Interleukin-15 (IL-15) is a recently described cytokine with IL-2-like stimulating activities on T lymphocytes and natural killer (NK) cells. IL-15 mediates its function through the β- and γ-chains of the IL-2 receptor. In this work, we have investigated the effect of IL-15 on the directional migration of NK cells in chemotaxis assays and on the ability of NK cells to bind to vascular endothelium. IL-15 (10-20 ng/mL) had chemotactic effects on freshly isolated resting NK cells as well as on long-termed IL-2-cultured NK cells. A checkerboard experiment demonstrated that migration in response to IL-15 was observed only in the presence of a positive gradient (chemotaxis). Overnight treatment of freshly isolated NK cells with IL-15 (10-20 ng/mL) augmented their binding to cultured endothelial cells (EC) in vitro, especially to resting EC. IL-15-activated NK cells bound to resting and tumor necrosis factor-activated EC by use of LFA-1/ICAM-1 and VLA-4/VCAM-1 adhesion pathways, essentially as untreated NK cells do. The fact that IL-15 increased NK cell binding to ICAM-1-transfected NIH-3T3 fibroblasts, together with the finding that IL-15 did not increase binding to extracellular matrix proteins, where the major molecules involved are VLA proteins, indicated that IL-15 primarily stimulates LFA-1-dependent adhesion. By increasing NK cell adhesion to vascular endothelium and migratory response, IL-15 is an important determinant of NK cell recruitment in tissues.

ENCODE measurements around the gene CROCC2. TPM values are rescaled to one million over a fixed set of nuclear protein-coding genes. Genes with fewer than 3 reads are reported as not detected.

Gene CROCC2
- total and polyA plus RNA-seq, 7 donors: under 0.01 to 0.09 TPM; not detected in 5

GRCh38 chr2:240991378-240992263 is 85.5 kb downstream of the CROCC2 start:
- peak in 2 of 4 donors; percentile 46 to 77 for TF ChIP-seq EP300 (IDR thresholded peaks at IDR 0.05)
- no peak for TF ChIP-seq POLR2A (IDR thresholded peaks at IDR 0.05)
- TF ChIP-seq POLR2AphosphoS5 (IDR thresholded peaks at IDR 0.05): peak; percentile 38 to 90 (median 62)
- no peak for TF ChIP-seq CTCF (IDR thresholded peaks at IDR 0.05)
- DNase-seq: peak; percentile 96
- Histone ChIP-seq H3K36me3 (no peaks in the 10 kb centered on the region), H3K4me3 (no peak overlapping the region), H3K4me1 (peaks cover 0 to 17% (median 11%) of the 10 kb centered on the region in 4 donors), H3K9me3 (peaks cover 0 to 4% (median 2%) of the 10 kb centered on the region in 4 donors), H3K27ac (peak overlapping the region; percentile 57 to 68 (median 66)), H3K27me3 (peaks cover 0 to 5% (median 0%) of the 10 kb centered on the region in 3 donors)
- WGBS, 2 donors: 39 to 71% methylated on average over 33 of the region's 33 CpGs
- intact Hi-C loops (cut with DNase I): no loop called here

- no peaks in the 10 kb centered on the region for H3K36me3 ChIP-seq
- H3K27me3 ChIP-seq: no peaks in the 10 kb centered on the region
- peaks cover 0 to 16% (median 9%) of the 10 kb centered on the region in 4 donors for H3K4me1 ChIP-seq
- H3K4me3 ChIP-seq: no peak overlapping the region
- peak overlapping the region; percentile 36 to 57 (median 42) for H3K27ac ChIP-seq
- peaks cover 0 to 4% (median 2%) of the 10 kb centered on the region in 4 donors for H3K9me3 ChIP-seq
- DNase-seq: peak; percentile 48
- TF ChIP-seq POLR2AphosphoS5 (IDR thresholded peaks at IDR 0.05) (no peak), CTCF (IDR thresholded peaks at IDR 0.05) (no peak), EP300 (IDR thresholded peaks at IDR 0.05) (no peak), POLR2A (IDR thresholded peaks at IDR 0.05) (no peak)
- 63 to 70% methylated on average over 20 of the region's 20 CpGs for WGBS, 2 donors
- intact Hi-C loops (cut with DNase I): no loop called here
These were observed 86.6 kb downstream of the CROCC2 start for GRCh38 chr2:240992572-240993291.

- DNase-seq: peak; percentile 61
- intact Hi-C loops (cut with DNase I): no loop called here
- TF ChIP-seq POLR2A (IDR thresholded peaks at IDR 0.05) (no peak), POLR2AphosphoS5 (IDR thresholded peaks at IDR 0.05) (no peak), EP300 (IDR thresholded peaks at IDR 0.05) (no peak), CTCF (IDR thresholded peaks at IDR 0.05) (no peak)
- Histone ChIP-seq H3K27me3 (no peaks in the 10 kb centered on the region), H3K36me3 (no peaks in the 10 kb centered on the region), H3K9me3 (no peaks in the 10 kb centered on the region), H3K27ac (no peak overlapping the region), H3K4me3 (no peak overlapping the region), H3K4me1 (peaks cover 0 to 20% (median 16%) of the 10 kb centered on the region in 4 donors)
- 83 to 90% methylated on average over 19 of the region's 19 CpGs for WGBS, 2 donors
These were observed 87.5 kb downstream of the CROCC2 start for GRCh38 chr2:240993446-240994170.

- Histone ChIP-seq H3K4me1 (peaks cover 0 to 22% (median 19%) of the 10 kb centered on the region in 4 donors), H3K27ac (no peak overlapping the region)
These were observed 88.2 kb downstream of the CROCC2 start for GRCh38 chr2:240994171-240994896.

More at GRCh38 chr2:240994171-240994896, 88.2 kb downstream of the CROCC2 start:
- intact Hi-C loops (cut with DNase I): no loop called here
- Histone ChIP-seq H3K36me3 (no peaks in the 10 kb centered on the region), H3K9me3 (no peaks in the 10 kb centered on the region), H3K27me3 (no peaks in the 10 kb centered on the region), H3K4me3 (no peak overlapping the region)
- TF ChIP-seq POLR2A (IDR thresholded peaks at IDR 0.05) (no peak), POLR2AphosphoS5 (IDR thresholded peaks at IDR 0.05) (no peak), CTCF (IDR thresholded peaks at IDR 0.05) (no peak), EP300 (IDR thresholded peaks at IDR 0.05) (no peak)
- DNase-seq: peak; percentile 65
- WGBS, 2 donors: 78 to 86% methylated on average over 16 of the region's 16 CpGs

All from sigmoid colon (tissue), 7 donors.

|Number of pages||7|
|Journal||Journal of Leukocyte Biology|
|Publication status||Published - Jun 1997|
ASJC Scopus subject areas
- Cell Biology